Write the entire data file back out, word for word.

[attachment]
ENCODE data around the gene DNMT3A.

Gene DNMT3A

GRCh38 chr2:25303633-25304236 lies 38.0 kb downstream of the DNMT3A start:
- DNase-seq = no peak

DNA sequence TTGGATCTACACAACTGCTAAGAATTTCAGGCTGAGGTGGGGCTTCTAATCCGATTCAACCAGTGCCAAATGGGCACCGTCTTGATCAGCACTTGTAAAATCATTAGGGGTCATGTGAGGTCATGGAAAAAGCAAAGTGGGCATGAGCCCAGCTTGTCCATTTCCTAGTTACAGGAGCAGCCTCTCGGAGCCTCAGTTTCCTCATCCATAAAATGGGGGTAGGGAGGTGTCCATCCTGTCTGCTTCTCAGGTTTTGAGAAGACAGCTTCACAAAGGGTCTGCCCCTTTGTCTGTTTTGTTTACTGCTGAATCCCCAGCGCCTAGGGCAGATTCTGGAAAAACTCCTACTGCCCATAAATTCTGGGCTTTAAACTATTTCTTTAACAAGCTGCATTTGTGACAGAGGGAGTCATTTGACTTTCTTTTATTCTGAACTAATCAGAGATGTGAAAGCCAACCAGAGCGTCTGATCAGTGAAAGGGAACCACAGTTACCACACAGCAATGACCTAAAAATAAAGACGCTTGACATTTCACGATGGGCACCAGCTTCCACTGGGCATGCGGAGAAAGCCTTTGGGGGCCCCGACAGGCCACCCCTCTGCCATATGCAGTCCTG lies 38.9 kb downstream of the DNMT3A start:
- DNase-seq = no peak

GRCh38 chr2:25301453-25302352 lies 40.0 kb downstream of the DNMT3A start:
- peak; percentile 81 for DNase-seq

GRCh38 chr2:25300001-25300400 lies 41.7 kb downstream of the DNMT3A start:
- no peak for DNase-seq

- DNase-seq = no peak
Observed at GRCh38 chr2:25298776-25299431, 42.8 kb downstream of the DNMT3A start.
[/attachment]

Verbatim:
ENCODE data around the gene DNMT3A.

Gene DNMT3A

GRCh38 chr2:25303633-25304236 lies 38.0 kb downstream of the DNMT3A start:
- DNase-seq = no peak

DNA sequence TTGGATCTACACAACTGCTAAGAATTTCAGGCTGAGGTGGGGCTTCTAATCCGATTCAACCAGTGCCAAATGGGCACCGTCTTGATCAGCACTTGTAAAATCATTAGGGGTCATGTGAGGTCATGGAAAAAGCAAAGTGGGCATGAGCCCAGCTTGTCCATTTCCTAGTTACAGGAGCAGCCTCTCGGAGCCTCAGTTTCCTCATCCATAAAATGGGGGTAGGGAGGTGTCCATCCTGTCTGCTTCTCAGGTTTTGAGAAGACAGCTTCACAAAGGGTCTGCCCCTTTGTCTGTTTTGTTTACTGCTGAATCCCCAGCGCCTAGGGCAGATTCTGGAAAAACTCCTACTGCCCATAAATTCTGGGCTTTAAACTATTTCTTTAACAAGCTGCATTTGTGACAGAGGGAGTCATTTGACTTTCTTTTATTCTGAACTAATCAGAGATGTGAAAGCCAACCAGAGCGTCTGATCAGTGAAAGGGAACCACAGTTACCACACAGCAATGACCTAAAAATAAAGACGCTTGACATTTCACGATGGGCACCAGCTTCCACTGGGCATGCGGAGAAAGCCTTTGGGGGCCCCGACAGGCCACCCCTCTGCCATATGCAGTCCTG lies 38.9 kb downstream of the DNMT3A start:
- DNase-seq = no peak

GRCh38 chr2:25301453-25302352 lies 40.0 kb downstream of the DNMT3A start:
- peak; percentile 81 for DNase-seq

GRCh38 chr2:25300001-25300400 lies 41.7 kb downstream of the DNMT3A start:
- no peak for DNase-seq

- DNase-seq = no peak
Observed at GRCh38 chr2:25298776-25299431, 42.8 kb downstream of the DNMT3A start.